Cantonese style chow mein is characterized by a bed of crispy pan fried noodles topped with a delicious brown sauce with stirfried meat and veggies—it could be seafood, beef, chicken, etc. The brown sauce is usually a base of soy sauce and oyster sauce thickened by a cornstarch slurry.
Chow mein was often a dish we ordered when we went to a Cantonese restaurant or dim sum place and got as an "add on" dish (because for us, when we went for dim sum, we ate dim sum, and any other "entree" is really just in case you aren't full, or you want to bring it home as leftovers, haha). My dad would often order the chicken chow mein for us to eat and it is a memory I often associate with whenever I see it on the menu. I love the way the pan fried noodles would crackle and crunch when you cut into them, and how tender and moist the protein always was, regardless of whether it was chicken, beef, or pork.
The reason for this is due to the marinade used for the protein and then cooking it on high heat—this is a process called 'velveting' and it locks in all the juices, making even chicken breast tender and yummy.
Since we've been craving childhood favorites lately, and because there is truly a shortage of good, authentic Asian eats where I live, I found our local mini Asian market sold chow mein in their freezer, I decided to make this restaurant favorite at home! I air fried the noodles rather than frying the noodles pan or wok of oil so it is just mildly healthier than the restaurant version! It was so crispehhhhhh 😍
The package of chow mein noodles we got had 4 servings, so we just used half and saved the other half to make again later in the week. You can always make as much as you want, but we have a small airfryer so it wouldn't have fit all of it in one go anyway, haha. Be sure to get the thin chow mein noodles--thick noodles won't crisp up the same way.
AIR FRYER BEEF CHOW MEIN
Makes 2 servings
Air Fryer Chow Mein
- 1/2 package Chow mein noodles
- 1 tbsp olive oil
- 1 tbsp sesame oil
- salt* optional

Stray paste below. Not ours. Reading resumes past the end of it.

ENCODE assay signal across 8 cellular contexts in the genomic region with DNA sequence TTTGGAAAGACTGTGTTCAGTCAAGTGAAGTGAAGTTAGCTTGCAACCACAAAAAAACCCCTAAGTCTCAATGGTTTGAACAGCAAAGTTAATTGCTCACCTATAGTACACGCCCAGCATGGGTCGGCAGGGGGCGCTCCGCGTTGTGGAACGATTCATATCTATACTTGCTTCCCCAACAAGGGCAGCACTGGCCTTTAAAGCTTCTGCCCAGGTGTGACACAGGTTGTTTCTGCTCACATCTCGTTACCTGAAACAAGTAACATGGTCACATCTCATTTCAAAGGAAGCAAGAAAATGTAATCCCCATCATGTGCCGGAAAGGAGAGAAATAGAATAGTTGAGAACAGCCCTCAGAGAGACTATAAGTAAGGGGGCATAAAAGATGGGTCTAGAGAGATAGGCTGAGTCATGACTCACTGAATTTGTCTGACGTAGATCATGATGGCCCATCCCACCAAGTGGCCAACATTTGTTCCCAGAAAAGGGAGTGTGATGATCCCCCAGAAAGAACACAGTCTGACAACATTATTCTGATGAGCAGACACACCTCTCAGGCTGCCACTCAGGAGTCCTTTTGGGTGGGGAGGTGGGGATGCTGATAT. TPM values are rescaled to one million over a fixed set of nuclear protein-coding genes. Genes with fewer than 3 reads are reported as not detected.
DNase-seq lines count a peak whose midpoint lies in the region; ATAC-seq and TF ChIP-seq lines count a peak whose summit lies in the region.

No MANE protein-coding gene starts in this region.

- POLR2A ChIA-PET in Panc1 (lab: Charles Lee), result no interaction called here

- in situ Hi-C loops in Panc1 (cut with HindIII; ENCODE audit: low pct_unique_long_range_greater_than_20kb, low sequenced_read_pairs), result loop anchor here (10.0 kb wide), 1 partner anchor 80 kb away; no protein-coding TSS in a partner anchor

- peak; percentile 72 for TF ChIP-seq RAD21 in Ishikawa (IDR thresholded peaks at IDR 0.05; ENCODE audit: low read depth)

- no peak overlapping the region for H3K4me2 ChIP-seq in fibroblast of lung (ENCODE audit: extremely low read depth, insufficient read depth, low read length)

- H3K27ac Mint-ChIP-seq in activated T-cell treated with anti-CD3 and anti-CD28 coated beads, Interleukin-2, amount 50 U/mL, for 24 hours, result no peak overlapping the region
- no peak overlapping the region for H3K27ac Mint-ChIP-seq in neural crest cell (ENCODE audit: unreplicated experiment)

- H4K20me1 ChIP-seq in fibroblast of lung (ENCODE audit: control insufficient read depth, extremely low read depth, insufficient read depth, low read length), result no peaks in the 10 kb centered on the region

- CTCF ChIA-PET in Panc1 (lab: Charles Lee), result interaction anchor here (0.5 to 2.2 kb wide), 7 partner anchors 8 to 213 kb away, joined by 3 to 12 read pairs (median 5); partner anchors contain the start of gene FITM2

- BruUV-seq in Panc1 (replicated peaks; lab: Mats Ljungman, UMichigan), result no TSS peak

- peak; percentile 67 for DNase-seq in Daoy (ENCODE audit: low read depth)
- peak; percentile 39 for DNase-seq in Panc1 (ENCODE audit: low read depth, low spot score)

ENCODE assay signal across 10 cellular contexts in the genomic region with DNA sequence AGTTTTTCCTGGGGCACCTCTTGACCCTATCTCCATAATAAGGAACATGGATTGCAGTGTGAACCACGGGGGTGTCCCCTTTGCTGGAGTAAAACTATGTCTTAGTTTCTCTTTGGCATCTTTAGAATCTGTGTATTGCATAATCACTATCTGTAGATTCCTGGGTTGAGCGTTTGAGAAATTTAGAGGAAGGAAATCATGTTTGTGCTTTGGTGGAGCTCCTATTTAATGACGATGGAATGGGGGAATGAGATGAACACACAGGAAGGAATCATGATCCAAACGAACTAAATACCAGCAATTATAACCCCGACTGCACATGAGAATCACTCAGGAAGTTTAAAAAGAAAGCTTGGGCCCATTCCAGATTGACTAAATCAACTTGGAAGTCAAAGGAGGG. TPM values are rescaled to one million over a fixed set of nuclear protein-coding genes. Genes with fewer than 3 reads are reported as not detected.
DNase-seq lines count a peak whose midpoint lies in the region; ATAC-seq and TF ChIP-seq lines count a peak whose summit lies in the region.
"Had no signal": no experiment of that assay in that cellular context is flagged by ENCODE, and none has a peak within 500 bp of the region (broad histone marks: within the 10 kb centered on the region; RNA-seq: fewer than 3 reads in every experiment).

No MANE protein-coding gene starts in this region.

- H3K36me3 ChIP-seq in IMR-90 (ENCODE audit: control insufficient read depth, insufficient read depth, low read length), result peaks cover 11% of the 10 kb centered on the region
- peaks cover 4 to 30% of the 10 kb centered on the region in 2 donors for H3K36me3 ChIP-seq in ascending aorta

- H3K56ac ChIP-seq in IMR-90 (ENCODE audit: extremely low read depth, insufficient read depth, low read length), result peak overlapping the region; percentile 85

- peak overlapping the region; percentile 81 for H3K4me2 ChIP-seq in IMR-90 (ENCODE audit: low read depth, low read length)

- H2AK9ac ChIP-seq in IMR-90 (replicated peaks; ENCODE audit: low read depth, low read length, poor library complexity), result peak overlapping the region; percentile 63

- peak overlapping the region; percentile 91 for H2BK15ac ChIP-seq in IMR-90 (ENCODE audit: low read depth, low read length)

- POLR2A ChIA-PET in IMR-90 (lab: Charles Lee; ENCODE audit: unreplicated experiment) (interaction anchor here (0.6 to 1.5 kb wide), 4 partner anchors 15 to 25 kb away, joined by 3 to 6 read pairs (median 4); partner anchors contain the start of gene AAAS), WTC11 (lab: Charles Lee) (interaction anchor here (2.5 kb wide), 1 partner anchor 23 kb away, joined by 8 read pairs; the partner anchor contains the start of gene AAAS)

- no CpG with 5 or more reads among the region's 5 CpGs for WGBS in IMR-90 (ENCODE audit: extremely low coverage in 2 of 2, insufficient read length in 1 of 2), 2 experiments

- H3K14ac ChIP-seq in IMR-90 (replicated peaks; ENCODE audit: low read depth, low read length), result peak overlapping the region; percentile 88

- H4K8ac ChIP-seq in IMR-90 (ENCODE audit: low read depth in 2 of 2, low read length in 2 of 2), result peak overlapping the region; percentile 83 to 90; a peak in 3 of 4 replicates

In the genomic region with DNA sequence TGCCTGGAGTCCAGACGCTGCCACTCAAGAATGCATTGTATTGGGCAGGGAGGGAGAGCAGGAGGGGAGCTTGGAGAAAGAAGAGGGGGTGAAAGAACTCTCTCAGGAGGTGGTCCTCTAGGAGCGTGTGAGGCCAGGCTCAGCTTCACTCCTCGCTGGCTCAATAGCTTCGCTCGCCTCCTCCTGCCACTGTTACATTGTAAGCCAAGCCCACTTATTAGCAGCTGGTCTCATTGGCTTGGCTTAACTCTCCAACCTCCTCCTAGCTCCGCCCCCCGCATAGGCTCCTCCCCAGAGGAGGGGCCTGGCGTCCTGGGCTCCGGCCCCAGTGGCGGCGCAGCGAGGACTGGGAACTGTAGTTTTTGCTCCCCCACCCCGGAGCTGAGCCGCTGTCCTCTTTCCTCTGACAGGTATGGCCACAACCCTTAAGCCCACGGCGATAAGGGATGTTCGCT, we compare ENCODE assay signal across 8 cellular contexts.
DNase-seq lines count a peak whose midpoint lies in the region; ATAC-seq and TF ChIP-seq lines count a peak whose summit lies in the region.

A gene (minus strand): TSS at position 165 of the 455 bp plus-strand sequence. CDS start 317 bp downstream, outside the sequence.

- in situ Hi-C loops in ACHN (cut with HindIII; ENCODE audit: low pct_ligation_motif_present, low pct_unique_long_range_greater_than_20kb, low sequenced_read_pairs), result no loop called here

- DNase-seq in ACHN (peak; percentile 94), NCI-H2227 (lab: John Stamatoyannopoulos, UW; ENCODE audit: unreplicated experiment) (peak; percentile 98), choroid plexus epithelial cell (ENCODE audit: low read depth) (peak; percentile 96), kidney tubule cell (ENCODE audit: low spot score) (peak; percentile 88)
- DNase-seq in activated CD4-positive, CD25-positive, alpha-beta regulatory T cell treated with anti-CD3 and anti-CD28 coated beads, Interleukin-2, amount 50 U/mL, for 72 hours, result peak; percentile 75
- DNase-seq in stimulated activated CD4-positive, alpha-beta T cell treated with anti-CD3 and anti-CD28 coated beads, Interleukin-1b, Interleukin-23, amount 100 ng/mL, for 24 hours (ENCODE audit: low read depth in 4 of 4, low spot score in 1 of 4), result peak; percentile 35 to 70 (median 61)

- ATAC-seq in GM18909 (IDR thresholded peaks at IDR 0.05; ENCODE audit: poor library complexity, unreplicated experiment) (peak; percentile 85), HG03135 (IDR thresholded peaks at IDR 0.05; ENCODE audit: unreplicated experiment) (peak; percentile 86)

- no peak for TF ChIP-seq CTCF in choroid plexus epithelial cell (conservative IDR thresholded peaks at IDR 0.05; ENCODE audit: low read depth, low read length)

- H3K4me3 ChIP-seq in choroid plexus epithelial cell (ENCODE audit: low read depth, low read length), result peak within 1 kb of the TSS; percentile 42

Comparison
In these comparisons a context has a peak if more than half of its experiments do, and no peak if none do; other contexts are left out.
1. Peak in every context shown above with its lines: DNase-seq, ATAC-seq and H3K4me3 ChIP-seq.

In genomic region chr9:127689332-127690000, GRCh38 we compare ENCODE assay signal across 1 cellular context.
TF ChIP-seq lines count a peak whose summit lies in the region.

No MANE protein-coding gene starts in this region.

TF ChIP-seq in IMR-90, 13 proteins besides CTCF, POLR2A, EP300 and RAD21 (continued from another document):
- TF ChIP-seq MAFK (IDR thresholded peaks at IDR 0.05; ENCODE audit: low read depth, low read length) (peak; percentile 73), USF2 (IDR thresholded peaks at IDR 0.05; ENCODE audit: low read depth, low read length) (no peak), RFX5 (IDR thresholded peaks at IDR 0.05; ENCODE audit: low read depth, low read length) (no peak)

Marinade for Beef
- 6 oz beef, sliced into bite sized pieces
- 2 tbsp water
- 1 tbsp cornstarch
- 1/4 tsp black pepper
- 1/2 tbsp oyster sauce
- 1/2 tsp sugar
- 3 stalks of scallions
- 1 tbsp oyster sauce
- 1 tbsp light soy sauce
- 2 tsp sugar
- 1 tsp black pepper
- 2 tbsp cornstarch
- 1 cup water or low sodium chicken broth
1. Marinate your sliced beef in 1 tbsp cornstarch, a sprinkling of salt, black pepper, sugar, oyster sauce, and 2 tbsp water. Mix well and let marinate for 10 minutes.
2. Boil the chow mein noodles briefly, about 1-2 minutes. Then drain and run through cold water to remove any excess starch, and get rid of as much liquid as possible in the strainer. Use paper towels to dry if needed.
3. Add the olive oil and sesame oil to the chow mein in a large mixing bowl and mix well to ensure the noodles are coated. You can add a pinch of salt and mix in as well, but optional.
4. Lay the noodles flat in your air fryer rack with a piece of parchment paper underneath the noodles. Airfry at 380°F for 10 minutes. Then flip the noodles and move the noodles around so that all the crispy edges are under and the non crispy noodles are exposed. Airfry again at 380°F for 7 minutes. At this point, check to see if it is crispy throughout, and if not, mix the noodles and make sure the non crispy noodles are exposed and airfry again, 3 minutes at a time until it reaches desired crispness. The time may differ based on how dry you were able to get your noodles.
5. While the noodles are airfrying, add a little oil to your fry pan and cook your beef until seared brown on all sides. Remove from the pan and cook your onions in the remaining oil until onions are brown and translucent.
6. Make your sauce mixture with cornstarch, water (or low sodium chicken broth), oyster sauce, light soy sauce, sugar, and black pepper. Add your beef back in, add scallions, and add the sauce mixture and mix. Cook until the sauce thickens and taste—add salt if needed, but if you use chicken broth, most likely do not need extra salt. Once the sauce is thickened to your desired consistency, shut off the heat.
7. Once airfried chow mein noodles reach the desired crispness, put onto a large plate and spoon the beef and onions sauce on top. Garnish with more scallions if desired and enjoy!
Until next time,
I started watching Kdramas again recently (Just started It's Okay to Not be Okay) and needed to eat something to satisfy the craving after watching the actors and actresses slurp on some hot kimchi stew hehe. I have always loved kimchi jigae and soondubu dishes because it is so easy to put together and also a great way to pack in plenty of veggies and leftovers.